The commercial and technical seminar Methanol as a Marine Fuel was held at The St. Regis Singapore on Friday (8 November); the event was inaugurated by Captain Frederick James Francis, President of the World Maritime Heritage Society, and President of the Singapore Nautical Institute.
“In the primitive past, sailing ships relied on the wind speed and direction or muscle power pulling oars. With propelling machinery, firewood fuelled the engine,” said Captain Francis in his keynote speech at the event organised by Houston-based maritime consultancy Sea Commerce.
“The industrial revolution in the 19th century brought about a major shift as coal energised steam engines. The 20th century saw a shift towards a higher energy source for internal combustion engines.
“By the latter half of the 20th century, pre-eminence of petroleum products took centre stage with a higher level of dependence in the world’s economy.”
According to Captain Francis, research and development has improved propelling machinery and brought about more efficient fossil fuels, including non-oil based products and renewable energy sources such as hydroelectric, solar, wind, and others.
“This age of technology has seen the most comprehensive availability of fuel types for the ship owner. As the vessel’s fuel consumption is usually the most expensive operating expenditure, it is crucial to make the right choice,” he explained.
“Coal-powered ships no longer exist except for a few heritage vessels. The available fuel mix today includes a multitude of mineral oils, vegetable and animal based bio-fuels, emulsified fuels, LNG, ethane, methanol and to a lesser degree, hydrogen and battery power.”
He also noted port cities suffering from air pollution due to emissions from bunker fuel used in ships, in addition to emissions from the land and air industries which have been controlled.
While the switch of auxiliary engines from heavy fuel oil to diesel oil at berth has resulted in large emission reductions, the difference is not enough especially when there are cleaner fuels available.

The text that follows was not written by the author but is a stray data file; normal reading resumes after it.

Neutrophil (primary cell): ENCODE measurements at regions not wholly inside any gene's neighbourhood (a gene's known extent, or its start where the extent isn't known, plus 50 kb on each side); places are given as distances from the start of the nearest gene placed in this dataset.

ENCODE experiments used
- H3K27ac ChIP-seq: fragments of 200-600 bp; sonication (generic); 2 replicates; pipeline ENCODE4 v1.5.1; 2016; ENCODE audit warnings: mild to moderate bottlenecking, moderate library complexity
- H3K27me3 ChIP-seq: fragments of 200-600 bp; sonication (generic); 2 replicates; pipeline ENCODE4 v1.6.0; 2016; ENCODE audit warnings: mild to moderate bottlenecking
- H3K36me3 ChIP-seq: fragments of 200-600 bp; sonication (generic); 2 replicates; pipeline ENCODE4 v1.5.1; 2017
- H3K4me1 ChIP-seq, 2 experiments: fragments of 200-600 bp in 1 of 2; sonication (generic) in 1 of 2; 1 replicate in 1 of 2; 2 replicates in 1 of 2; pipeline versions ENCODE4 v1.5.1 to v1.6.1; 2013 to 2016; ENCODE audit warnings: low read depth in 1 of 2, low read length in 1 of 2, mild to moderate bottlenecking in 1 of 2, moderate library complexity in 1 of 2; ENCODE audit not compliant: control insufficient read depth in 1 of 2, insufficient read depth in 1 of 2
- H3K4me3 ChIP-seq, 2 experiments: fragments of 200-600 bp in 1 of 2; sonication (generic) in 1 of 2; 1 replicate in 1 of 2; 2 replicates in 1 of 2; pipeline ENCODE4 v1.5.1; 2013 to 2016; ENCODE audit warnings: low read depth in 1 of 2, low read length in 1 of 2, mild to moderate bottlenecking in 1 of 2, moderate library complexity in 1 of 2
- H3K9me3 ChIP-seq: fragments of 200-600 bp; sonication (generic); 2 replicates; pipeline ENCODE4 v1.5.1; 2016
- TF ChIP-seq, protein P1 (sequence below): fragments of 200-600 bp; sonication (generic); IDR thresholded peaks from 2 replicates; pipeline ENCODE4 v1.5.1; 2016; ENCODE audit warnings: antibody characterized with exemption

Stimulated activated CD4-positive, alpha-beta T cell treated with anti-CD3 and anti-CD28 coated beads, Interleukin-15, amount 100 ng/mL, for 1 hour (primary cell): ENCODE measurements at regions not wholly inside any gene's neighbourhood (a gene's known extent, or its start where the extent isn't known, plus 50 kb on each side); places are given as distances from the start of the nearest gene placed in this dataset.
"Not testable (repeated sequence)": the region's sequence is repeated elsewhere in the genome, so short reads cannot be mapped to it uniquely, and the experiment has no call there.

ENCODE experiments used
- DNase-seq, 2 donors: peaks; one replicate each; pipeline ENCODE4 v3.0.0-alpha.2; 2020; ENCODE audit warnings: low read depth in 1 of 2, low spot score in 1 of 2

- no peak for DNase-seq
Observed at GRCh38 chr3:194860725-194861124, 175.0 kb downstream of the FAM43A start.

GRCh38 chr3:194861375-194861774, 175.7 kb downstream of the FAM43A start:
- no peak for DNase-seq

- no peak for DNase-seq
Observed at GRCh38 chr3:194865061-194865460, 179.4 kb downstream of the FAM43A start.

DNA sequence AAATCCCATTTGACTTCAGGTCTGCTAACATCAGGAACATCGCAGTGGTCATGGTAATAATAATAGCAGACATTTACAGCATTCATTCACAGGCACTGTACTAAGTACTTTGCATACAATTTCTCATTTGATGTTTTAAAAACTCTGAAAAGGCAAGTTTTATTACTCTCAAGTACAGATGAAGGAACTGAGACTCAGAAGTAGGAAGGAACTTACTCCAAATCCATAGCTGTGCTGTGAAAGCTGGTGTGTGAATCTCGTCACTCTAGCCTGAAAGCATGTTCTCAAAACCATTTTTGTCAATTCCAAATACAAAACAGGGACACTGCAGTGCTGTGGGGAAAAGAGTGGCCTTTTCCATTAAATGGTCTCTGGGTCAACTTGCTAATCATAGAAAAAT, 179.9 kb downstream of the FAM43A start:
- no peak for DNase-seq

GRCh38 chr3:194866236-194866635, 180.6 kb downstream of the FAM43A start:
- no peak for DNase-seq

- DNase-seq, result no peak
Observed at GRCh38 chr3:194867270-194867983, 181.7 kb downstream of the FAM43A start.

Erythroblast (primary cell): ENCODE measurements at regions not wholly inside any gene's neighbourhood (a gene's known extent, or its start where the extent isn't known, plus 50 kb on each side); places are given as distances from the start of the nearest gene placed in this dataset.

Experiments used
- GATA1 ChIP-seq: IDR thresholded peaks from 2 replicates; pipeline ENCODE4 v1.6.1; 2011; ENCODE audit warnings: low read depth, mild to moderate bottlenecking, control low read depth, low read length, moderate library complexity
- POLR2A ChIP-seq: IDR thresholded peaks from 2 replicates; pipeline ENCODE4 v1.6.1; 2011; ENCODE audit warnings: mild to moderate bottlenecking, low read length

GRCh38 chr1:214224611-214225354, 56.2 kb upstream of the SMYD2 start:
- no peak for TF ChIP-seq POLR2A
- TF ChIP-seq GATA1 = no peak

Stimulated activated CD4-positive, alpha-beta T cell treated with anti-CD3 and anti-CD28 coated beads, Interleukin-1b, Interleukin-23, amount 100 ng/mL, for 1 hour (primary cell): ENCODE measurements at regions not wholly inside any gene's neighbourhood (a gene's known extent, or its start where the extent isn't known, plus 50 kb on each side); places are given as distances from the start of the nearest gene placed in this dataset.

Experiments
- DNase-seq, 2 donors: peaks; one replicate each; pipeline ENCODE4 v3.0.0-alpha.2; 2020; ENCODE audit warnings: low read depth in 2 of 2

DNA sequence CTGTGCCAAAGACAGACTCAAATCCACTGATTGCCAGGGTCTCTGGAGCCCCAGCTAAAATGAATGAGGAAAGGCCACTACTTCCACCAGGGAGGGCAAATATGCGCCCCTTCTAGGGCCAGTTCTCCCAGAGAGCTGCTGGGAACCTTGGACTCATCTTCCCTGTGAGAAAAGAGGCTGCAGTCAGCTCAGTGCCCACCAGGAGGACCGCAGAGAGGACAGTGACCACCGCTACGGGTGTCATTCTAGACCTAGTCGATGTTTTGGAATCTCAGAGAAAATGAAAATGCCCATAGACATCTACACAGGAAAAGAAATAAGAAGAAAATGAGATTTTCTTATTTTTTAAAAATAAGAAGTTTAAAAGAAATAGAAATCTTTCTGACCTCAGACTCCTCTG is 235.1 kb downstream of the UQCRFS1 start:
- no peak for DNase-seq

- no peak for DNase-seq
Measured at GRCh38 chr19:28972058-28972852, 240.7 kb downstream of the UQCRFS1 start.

As such, environmental activists and regulators are dampening the use of traditional fuel oils in favour of cleaner sources such as LNG and methanol.
“However, there is much to accomplish and with a weak economy, more hurdles to cross,” states Captain Francis.
“On a positive note, many ships today and over 80% of those on the order books are/will be able to accommodate dual fuels with engines that have the ability to be converted to run on gas.
“Use the RIGHT fuel. Every drop counts! Let’s do our bit to protect our environment and save our planet for our children and our children’s children.”
Photo credit: Manifold Times
Published: 12 November, 2019
‘MFMs will continue to have a place within the bunkering sector even when the shipping industry continues to adopt new types of marine fuels, such as LNG, biofuel, methanol, ammonia and hydrogen,’ states spokesman.
Current ISO 8217 bunker fuel standard not comprehensive enough for biofuels; National Mirror Committee working with local players to develop more comprehensive biofuels standard for Singapore, says Capt. Rahul.
‘There are some important differences between VLSFO and biofuels, and as a result, parties should consider whether additional changes should be made to biofuel bunker contracts,’ says Paul Collier.
Quek Rong Hong first joined Shell sometime in 2005 and had held the position of Blending Specialist from November 2017. At the time of arrest, his monthly basic salary was about SGD 4,300, showed documents.
Glencore previously commenced Singapore International Arbitration Centre Emergency Applications against Straits Pinnacle but those applications were dismissed, according to documents obtained by Manifold Times.
Captain Segar, MPA Assistant Chief Executive, Operations, to be also joining IBIA for the game where proceeds will be channelled into an IBIA Bursary Fund for supporting students to obtain a maritime studies degree.